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Philippines’ Bureau of Animal Industry Director REILDRIN G. MORALES, [email protected]; Department of Agriculture’s Committee on Animal Welfare, [email protected] / [email protected]/; Department of Environment and Natural Resources, [email protected] )

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PETITION TARGETS: Philippines’ Bureau of Animal Industry, Department of Agriculture’s Committee on Animal Welfare, and Department of Environment and Natural Resources

UPDATE (11/16/2022): The Bureau of Animal Industry on Jan. 7 sent a letter to the Department of Agriculture’s Committee on Animal Welfare, asking for a meeting to discuss Lady Freethinker’s concerns. We then learned an investigation opened, and that our investigative findings had been received and recorded. We’ll keep watching the situation at these zoos. —Lady Freethinker Staff


A captive tiger, chained in place, sucks on a baby bottle as tourists crowd around and touch him at Zoobic Safari in the Philippines, reveals a new undercover investigation from Lady Freethinker (LFT).

The visitors captured the moment — which wildlife experts told LFT would be extremely stressful and psychologically damaging to the captive animals — for the equivalent of $10 USD, according to the zoo’s website. 

Also at Zoobic, LFT’s video captured a white tiger, chained inside a barren cell, pacing restlessly in circles — a common symptom of zoochosis, or severe mental distress. 

At Zoori Residence Inn, another zoo in the Philippines owned by the same company, a frightfully thin lioness approached a shallow pool of green slime inside a barren, filthy enclosure while her partner — a sickly lion inside a haggard frame — looked on.

These heartbreaking realities were just some of the horrific conditions documented at five popular zoos in the Philippines — Avilon Zoo, Lyger Sanctuary, Zoobic Safari, Zoori at Residence Inn, and Zoocolate Thrills — that spanned from malnourished animals left without access to clean food or water to macaques, a sun bear, and chained big cats pacing in circles inside filthy and inadequate enclosures.

LFT’s investigation also revealed forced interactions and photo opportunities between visitors and wild animals at the zoos, such as captive chained tigers being used for “selfies” or photo props. At Zoocolate, photo opportunities with unspecified “live” animals cost as little as 20 Philippine pesos– the equivalent of $0.40 USD.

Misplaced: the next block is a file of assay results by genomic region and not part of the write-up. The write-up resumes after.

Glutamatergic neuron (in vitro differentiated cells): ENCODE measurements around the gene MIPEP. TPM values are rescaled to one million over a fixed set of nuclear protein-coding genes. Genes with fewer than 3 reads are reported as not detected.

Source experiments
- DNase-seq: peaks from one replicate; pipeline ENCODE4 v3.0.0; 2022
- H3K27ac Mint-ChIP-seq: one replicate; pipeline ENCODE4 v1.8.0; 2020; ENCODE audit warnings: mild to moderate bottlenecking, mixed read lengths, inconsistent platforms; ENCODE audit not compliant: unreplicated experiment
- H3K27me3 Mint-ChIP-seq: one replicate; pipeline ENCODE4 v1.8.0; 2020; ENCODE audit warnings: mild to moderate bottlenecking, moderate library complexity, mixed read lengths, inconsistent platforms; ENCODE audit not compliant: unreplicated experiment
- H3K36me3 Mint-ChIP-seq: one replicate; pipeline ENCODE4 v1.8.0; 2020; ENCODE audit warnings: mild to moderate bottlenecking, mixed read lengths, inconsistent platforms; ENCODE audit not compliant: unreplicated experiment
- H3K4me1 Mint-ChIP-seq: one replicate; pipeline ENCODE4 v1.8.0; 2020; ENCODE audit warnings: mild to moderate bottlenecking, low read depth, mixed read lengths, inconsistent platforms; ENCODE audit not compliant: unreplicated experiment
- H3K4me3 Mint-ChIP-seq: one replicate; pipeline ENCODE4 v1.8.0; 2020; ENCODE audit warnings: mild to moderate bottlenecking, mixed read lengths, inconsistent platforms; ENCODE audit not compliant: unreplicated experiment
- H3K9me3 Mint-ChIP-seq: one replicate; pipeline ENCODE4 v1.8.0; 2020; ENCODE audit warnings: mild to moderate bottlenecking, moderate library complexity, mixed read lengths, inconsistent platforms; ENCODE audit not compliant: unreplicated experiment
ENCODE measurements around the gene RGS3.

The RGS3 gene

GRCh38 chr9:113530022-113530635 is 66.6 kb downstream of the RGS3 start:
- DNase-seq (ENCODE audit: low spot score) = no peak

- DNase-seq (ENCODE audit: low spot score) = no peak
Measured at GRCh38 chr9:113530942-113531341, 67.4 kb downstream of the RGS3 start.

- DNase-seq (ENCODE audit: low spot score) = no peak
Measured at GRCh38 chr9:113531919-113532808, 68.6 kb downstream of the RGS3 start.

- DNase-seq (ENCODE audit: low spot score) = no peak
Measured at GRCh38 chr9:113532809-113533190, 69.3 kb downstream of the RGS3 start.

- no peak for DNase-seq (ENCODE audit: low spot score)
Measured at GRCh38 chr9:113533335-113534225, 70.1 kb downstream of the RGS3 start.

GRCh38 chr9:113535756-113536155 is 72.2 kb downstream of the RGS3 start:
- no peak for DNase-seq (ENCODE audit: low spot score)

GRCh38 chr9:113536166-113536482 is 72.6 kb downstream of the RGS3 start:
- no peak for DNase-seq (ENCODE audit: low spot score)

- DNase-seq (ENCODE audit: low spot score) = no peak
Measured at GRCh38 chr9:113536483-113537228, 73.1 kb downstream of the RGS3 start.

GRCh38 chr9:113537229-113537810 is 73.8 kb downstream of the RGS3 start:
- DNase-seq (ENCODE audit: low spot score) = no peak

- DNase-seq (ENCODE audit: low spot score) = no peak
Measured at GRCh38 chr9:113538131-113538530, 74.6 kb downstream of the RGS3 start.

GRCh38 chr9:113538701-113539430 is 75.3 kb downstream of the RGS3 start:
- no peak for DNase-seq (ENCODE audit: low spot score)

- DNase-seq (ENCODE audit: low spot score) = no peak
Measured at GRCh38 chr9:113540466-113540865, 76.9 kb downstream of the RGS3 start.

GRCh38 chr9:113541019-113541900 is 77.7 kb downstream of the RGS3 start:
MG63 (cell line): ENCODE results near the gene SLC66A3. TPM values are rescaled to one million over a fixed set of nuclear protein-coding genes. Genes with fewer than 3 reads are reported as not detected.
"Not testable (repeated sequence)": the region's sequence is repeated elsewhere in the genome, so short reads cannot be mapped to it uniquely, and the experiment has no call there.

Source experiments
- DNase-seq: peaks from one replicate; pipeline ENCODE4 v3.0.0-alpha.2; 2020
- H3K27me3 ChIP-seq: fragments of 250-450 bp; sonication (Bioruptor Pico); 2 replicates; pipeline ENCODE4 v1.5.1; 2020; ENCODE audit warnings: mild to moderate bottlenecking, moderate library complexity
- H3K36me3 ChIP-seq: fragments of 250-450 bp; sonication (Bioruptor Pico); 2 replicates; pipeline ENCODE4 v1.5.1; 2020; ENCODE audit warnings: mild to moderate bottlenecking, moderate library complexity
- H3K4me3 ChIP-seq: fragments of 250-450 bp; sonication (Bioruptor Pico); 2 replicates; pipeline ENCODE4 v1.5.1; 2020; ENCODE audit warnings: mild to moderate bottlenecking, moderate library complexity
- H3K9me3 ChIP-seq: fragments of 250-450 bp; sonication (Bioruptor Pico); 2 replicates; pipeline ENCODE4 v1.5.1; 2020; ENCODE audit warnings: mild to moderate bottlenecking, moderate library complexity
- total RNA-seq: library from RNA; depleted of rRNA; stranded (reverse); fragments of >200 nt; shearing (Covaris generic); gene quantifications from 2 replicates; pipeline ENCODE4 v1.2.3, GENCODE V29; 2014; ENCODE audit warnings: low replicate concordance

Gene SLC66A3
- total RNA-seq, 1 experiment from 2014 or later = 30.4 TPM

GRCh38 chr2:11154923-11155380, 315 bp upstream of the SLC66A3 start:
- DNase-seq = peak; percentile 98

No innocent wild animal deserves to suffer — or die — for human “entertainment.” It’s time to immediately end all inhumane visitor-wildlife interactions, including selfies with chained and captive big cats.

Sign our petition urging animal welfare regulators in the Philippines to thoroughly investigate conditions at these zoos, end tourist photo opportunities and “selfies” with big cats and other live animals, and demand immediate and critical improvements  — or relocations to reputable sanctuaries– of these suffering animals.

For more information,  see our investigation and  read Lady Freethinker’s full story here.

Then, take a moment to respectfully and politely reach out to the Bureau of Animal Industry and the Department of Agriculture (responsible for enforcing Animal Welfare Act guidelines), and the Southeast Asian Zoos and Aquariums Association (to which several of these zoos belong). Authorities have been responsive to our correspondence so far, so we want to respectfully keep the momentum building:

You can cite your own concerns or use our sample text below:

Dear [agency name]

I am writing today to respectfully urge you to investigate animal welfare conditions at Lyger Sanctuary, Zoori at Residence Inn, Zoobic Safari, Zoocolate Thrills and Avilon Zoo. I was distressed to see images of animals at these facilities kept in small, filthy enclosures without clean food or water, big cats chained and used for “selfies,” and severely malnourished animals pacing in their cells – a sign of extreme stress. Some of these animals have died, and these zoos all have put out pleas on social media for support to keep their animals from starving. It’s clear that these facilities are no longer able to take care of their animals, as mandated in the Animal Welfare Act of 1998. Please do all you can to help these suffering and starving animals, including ending unnatural tourist photo opportunities and requiring immediate improvements or relocations to reputable sanctuaries. 

Thank you for your time and consideration,

[Your Name]